Maguire has also ramped up her pro bono and charitable work. She is passionate about her board work with the Florida Justice Institute, which advocates for prison reform and against housing discrimination. She also serves on the Coast Guard Foundation and The Florida House boards and on the law school’s Board of Visitors. Maguire is an enthusiastic supporter of FSU Law’s business program. In 2002, she established an endowment for the annual Amelia Rea Maguire Business Law Lecture. The lecture series grew out of Maguire’s passion for the intersection of law and business.
During her time as a partner at Holland & Knight LLP and Steel Hector & Davis LLP, Maguire observed that many lawyers did not have strong business knowledge to best understand clients’ needs. “I realized lawyers worked in silos,” recalled Maguire. “They knew the law, but lawyers didn’t necessarily understand the business, the industry or the products of their clients. They were disconnected from the business. I think the intersection of law and business is the center of the wheel for which lawyers advise and clients decide. Business knowledge allows lawyers to move forward the clients’ objectives in an ethical manner.”
Maguire’s endowment is spurring change through annual lectures for students and alumni interested in business law. Additionally, she used the 2021 lecture to bring awareness to another topic which requires adjustment within law firms—Diversity, Equity and Inclusion (DE&I). As founder of Holland & Knight’s Women’s Initiative in 1992, Maguire worked diligently to “help women find a platform for economic viability—in client development, in client representation and in pay.” She saw this year’s DE&I panel as a way to bring progress in law firms for underrepresented groups. The panel featured DE&I experts, including Holland & Knight’s firm-wide diversity partner and Stearns Weaver Miller’s Diversity Committee chair, who provided perspective on the work being done, and the progress still needed, to address law firm support for a strong multi-cultural environment.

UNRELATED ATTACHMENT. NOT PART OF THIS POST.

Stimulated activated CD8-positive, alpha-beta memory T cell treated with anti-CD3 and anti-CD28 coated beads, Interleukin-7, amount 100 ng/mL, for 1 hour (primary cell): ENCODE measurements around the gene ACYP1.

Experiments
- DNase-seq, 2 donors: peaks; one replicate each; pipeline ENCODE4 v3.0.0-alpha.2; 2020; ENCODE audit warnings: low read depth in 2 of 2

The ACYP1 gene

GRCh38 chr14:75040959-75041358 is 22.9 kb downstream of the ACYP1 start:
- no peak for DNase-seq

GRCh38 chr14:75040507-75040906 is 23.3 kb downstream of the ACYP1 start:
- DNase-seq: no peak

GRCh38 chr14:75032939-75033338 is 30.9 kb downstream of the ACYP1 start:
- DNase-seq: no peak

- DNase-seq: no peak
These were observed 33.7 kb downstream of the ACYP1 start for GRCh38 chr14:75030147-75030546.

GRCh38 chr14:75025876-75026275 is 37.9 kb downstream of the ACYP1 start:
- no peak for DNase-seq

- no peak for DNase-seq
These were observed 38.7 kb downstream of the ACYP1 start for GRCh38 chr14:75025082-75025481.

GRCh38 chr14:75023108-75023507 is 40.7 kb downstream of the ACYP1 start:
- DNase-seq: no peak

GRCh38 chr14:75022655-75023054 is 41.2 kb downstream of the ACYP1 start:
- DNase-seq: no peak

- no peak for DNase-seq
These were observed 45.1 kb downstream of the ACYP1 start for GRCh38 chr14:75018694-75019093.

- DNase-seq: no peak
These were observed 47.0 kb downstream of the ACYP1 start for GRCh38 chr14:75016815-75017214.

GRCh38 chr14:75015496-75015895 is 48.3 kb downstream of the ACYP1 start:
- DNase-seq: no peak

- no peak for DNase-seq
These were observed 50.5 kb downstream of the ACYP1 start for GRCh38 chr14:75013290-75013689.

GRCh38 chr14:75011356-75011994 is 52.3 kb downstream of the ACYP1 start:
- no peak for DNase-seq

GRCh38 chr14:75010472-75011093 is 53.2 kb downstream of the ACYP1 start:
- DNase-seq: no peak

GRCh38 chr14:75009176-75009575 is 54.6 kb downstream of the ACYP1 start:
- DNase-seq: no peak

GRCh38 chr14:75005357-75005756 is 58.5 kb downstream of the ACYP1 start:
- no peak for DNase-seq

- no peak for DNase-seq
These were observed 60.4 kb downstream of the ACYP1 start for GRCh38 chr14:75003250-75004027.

Above all, Maguire encourages recent alumni of the law school to get involved in and support the college’s programs. “Even if your first donation is $25, set yourself up to give every year,” Maguire said. “As you start to make more money, give back more to the school. You should pick an area that is your passion. Equally important as giving money is giving time—mentor students, help students find jobs, do those things that someone probably did for you.”
Paying it back and “civic rent” are important tenets by which Maguire lives. “I had a lot of help. I am extremely motived and I work hard, but I also was cultivated and supported by some pretty important people who helped me move forward—like Sandy D’Alemberte, Wayne Mixson, Chesterfield Smith and Bob Graham. They championed me. They saw something in me that gave them the desire to help me. What I owe to them and others is to turn around and help the people who come after me.”
As printed in the 2021 issue of Florida State Law magazine.